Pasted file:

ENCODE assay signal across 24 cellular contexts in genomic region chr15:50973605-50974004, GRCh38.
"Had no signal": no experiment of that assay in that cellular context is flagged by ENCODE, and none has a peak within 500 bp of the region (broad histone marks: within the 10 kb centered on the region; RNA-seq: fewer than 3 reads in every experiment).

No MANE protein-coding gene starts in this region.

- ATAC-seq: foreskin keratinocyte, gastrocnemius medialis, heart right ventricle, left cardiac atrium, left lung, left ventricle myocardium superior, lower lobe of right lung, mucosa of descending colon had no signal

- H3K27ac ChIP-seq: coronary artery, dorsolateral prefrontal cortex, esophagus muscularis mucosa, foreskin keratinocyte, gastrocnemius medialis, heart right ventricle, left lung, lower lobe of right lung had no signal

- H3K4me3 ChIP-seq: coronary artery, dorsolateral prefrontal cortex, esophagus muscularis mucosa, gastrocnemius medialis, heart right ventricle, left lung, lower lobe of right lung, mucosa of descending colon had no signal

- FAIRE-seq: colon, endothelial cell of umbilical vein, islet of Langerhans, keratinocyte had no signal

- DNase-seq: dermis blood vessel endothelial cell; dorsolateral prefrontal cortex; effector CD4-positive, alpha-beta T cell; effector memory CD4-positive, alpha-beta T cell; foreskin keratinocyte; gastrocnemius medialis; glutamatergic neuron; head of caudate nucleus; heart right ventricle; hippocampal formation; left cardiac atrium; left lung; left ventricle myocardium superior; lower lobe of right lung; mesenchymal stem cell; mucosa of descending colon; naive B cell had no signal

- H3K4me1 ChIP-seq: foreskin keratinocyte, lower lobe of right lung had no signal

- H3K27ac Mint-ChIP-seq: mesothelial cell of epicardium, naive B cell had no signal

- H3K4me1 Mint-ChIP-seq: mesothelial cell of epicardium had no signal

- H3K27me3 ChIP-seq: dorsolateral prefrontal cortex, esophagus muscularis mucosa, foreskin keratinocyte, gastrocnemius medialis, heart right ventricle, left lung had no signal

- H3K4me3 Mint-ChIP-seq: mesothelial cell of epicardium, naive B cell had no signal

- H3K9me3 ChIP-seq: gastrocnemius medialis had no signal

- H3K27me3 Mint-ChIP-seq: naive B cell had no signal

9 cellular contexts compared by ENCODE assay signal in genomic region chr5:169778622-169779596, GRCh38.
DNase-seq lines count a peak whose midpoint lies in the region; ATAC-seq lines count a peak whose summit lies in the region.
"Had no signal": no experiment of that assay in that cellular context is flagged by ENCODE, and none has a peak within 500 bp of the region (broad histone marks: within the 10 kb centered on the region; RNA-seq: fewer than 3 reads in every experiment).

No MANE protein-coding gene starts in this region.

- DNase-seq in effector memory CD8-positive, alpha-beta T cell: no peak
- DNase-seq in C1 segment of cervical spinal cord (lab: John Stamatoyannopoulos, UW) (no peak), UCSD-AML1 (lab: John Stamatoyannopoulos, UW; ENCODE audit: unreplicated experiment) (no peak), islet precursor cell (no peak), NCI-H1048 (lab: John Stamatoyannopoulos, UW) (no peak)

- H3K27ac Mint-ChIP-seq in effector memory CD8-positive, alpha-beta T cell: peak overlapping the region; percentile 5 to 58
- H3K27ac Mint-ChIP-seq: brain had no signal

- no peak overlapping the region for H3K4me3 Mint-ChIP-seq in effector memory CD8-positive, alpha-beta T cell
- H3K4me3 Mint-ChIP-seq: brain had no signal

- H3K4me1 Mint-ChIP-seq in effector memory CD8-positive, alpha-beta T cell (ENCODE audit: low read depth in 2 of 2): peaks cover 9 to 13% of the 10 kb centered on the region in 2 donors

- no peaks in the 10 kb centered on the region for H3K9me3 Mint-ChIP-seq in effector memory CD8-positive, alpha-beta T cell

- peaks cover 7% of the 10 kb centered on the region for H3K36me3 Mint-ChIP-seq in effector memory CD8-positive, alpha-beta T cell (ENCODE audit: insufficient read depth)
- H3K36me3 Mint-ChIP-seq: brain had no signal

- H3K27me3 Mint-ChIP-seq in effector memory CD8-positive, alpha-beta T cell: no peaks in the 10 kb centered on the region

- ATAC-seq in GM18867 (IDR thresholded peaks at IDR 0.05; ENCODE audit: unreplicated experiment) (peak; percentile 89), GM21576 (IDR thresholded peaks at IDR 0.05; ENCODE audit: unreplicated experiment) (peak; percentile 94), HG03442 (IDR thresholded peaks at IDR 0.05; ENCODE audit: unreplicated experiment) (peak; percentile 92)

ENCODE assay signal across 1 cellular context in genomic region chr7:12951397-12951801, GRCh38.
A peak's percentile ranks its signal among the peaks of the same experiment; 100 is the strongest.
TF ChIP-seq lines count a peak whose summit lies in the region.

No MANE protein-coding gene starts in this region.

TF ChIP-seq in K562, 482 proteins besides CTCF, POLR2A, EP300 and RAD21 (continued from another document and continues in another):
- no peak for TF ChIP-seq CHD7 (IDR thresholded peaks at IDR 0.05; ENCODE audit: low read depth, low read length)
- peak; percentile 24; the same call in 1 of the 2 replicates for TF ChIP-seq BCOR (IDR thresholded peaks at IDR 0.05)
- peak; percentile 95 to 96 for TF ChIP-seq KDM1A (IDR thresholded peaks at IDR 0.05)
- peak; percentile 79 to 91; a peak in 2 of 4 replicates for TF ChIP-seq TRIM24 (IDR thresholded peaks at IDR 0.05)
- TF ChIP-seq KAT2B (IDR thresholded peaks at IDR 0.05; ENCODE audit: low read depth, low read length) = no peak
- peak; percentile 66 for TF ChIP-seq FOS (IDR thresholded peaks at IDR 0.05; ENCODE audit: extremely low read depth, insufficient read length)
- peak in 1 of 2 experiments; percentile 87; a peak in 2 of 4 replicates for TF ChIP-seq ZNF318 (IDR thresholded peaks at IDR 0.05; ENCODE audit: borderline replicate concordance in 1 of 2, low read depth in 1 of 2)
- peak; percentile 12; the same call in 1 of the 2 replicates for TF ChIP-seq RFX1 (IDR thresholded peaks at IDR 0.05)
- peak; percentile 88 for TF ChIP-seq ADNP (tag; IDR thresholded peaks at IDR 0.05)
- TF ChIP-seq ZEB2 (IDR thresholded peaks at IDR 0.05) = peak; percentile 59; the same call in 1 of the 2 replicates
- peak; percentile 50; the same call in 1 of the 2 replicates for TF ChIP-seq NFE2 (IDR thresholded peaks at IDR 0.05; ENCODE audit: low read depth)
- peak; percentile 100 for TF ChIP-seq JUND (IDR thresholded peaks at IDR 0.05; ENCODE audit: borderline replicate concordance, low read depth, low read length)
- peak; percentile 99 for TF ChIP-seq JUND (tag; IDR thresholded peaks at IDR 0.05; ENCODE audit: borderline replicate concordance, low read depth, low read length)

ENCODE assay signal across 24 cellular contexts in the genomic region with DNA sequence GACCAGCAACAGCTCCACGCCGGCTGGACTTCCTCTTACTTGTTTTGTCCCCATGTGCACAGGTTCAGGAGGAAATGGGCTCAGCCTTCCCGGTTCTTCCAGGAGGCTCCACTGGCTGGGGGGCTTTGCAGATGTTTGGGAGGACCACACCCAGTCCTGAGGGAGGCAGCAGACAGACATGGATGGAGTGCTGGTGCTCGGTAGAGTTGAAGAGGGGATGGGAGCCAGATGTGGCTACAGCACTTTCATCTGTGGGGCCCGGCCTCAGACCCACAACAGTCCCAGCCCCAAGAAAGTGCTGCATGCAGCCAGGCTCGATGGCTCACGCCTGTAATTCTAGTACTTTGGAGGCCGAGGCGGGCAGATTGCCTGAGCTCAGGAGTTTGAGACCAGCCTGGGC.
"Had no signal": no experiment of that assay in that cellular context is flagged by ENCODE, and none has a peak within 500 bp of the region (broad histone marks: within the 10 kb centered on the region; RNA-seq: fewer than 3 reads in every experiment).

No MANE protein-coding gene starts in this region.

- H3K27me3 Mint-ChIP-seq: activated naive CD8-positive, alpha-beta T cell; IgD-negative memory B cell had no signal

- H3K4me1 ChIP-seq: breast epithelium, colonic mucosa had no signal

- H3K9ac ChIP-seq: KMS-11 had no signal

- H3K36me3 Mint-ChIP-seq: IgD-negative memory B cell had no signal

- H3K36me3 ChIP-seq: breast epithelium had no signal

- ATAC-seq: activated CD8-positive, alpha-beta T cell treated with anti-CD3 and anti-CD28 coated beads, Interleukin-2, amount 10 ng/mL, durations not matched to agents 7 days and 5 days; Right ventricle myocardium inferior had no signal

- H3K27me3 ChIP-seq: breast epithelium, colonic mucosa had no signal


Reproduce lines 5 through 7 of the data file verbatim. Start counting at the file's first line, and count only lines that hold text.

- H3K27ac ChIP-seq: coronary artery, dorsolateral prefrontal cortex, esophagus muscularis mucosa, foreskin keratinocyte, gastrocnemius medialis, heart right ventricle, left lung, lower lobe of right lung had no signal

- H3K4me3 ChIP-seq: coronary artery, dorsolateral prefrontal cortex, esophagus muscularis mucosa, gastrocnemius medialis, heart right ventricle, left lung, lower lobe of right lung, mucosa of descending colon had no signal

- FAIRE-seq: colon, endothelial cell of umbilical vein, islet of Langerhans, keratinocyte had no signal